Turkey’s silent crisis

As he sat down to have coffee on a sweltering August day in Istanbul, the first words my interlocutor, a well-known Kurdish intellectual named Orhan Miroglu, uttered were about the death of his three cousins in his ancestral village in Batman, a province in the heart of the Kurdish region of Turkey. The previous night, ...

BULENT KILIC/AFP/Getty Images

As he sat down to have coffee on a sweltering August day in Istanbul, the first words my interlocutor, a well-known Kurdish intellectual named Orhan Miroglu, uttered were about the death of his three cousins in his ancestral village in Batman, a province in the heart of the Kurdish region of Turkey. The previous night, his cousins and a fourth villager had gone to investigate a suspicious fire on the outskirts of their village. As they approached, a mine destroyed their vehicle, killing them all. All of them had been members of Kurdish political parties or human rights groups. They were the latest casualties in a war between the Turkish state and the Kurdistan Workers' Party (PKK), an insurgent group that enjoys a great deal of support among Kurds.

Turkey is in the grip of a summer of senseless violence. A little over a week before the attacks in Batman, on July 25, a clash erupted in the western town of Inegol when an ordinary quarrel between a Turk and a Kurd quickly spread after assuming a racial undertone. Just a few days later, four police officers were murdered in the southern province of Hatay. This was a mirror image of the Batman event; it appears as if rogue elements in the security forces had set up an ambush to blame the other side. This killing, however, was followed by intense interethnic clashes as local Turks took to the streets to exact revenge on their Kurdish neighbors.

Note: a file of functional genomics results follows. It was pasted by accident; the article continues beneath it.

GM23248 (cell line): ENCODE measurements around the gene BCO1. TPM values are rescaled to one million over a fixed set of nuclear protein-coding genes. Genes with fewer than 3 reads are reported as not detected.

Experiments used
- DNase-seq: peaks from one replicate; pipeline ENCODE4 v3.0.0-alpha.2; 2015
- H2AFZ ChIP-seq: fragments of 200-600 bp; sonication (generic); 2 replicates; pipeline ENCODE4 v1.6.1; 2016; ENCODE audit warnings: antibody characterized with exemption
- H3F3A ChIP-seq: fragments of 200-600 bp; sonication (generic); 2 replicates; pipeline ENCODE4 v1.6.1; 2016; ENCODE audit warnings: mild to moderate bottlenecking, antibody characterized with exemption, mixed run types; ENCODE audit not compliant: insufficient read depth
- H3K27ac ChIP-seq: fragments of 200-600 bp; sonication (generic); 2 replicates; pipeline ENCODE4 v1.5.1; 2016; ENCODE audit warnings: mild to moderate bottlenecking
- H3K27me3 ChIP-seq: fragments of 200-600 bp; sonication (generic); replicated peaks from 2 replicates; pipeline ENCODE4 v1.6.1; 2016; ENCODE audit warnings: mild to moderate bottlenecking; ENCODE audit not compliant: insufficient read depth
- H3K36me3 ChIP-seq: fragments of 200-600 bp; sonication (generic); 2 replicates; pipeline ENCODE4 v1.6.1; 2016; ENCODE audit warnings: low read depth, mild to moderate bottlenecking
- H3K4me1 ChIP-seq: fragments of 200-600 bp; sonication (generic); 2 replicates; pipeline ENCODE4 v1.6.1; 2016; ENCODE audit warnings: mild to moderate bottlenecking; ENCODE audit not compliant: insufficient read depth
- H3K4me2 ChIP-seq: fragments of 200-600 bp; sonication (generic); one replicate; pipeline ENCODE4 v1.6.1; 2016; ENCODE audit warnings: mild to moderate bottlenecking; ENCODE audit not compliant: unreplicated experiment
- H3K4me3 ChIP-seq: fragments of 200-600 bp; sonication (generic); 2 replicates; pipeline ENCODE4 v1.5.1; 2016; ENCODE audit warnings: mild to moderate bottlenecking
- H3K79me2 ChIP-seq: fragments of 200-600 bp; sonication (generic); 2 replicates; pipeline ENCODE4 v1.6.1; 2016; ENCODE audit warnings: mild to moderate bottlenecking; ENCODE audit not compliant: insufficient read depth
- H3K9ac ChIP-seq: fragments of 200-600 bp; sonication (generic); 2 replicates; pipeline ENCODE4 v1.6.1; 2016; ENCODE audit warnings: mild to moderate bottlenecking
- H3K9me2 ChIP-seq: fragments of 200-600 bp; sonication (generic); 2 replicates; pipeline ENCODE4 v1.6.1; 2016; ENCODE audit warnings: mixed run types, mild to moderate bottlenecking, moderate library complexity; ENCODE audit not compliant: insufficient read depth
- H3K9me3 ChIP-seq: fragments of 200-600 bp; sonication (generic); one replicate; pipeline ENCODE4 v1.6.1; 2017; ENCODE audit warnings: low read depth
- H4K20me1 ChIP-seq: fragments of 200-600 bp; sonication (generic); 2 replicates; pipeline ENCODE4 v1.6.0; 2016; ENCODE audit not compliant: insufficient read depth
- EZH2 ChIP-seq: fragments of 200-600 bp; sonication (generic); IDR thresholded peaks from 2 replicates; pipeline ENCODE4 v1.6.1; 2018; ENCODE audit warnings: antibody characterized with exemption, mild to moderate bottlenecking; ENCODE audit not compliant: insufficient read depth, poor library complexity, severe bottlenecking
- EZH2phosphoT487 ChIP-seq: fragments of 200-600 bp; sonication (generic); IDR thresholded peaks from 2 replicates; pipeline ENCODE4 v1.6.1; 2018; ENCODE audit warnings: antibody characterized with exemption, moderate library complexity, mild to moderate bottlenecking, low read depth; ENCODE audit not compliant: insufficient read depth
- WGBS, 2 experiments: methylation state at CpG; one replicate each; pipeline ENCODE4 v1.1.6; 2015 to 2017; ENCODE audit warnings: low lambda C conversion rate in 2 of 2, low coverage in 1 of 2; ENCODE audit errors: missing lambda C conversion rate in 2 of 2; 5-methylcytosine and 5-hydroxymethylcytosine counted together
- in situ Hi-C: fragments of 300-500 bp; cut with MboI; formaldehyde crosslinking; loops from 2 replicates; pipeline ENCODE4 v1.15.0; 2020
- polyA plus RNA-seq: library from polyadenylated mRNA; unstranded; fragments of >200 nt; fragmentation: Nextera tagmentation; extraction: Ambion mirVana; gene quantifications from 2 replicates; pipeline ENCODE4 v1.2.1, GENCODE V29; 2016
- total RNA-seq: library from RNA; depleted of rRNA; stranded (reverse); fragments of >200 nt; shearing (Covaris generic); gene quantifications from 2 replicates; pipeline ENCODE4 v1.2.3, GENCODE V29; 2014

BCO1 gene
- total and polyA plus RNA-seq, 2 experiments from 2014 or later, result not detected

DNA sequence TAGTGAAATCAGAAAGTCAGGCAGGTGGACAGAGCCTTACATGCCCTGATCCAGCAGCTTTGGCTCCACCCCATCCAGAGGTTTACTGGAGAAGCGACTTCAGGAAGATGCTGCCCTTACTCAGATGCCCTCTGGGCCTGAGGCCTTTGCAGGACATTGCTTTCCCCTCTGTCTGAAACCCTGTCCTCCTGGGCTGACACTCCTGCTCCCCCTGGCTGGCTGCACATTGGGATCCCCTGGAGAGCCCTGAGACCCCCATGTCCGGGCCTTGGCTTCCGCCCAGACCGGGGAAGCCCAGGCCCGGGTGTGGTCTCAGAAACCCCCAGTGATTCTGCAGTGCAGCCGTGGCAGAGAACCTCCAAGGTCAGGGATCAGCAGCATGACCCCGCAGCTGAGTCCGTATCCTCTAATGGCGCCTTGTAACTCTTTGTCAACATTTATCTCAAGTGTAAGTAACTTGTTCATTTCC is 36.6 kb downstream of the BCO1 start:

As he sat down to have coffee on a sweltering August day in Istanbul, the first words my interlocutor, a well-known Kurdish intellectual named Orhan Miroglu, uttered were about the death of his three cousins in his ancestral village in Batman, a province in the heart of the Kurdish region of Turkey. The previous night, his cousins and a fourth villager had gone to investigate a suspicious fire on the outskirts of their village. As they approached, a mine destroyed their vehicle, killing them all. All of them had been members of Kurdish political parties or human rights groups. They were the latest casualties in a war between the Turkish state and the Kurdistan Workers’ Party (PKK), an insurgent group that enjoys a great deal of support among Kurds.

Turkey is in the grip of a summer of senseless violence. A little over a week before the attacks in Batman, on July 25, a clash erupted in the western town of Inegol when an ordinary quarrel between a Turk and a Kurd quickly spread after assuming a racial undertone. Just a few days later, four police officers were murdered in the southern province of Hatay. This was a mirror image of the Batman event; it appears as if rogue elements in the security forces had set up an ambush to blame the other side. This killing, however, was followed by intense interethnic clashes as local Turks took to the streets to exact revenge on their Kurdish neighbors.

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Henri J. Barkey is a professor of international relations at Lehigh University and a senior fellow for Middle East studies at the Council on Foreign Relations. Twitter: @hbarkey

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